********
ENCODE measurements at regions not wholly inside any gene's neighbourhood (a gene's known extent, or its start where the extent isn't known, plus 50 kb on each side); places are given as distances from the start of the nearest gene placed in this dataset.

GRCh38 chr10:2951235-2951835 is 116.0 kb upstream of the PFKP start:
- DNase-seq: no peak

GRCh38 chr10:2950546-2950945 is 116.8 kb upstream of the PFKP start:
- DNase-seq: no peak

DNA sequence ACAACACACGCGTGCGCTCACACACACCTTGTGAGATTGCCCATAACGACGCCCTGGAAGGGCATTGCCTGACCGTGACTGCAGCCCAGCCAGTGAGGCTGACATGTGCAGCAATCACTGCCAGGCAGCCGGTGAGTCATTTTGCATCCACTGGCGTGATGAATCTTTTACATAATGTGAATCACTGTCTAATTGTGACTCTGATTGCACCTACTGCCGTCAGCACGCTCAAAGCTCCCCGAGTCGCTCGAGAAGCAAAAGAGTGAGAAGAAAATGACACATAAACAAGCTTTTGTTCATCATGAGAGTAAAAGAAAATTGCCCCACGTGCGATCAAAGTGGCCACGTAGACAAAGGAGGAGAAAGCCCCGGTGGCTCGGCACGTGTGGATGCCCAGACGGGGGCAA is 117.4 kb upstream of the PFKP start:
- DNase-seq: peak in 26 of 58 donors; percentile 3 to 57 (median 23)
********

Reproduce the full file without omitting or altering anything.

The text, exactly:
ENCODE measurements at regions not wholly inside any gene's neighbourhood (a gene's known extent, or its start where the extent isn't known, plus 50 kb on each side); places are given as distances from the start of the nearest gene placed in this dataset.

GRCh38 chr10:2951235-2951835 is 116.0 kb upstream of the PFKP start:
- DNase-seq: no peak

GRCh38 chr10:2950546-2950945 is 116.8 kb upstream of the PFKP start:
- DNase-seq: no peak

DNA sequence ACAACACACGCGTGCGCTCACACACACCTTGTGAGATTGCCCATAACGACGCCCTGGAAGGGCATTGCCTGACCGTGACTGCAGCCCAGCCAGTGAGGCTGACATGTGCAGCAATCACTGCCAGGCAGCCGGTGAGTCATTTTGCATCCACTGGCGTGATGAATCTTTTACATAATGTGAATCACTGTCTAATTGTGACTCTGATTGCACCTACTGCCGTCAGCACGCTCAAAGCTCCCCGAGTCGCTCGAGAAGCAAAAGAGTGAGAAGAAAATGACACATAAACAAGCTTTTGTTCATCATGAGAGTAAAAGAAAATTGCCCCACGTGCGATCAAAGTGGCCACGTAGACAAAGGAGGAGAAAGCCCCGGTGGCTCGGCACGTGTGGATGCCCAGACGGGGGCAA is 117.4 kb upstream of the PFKP start:
- DNase-seq: peak in 26 of 58 donors; percentile 3 to 57 (median 23)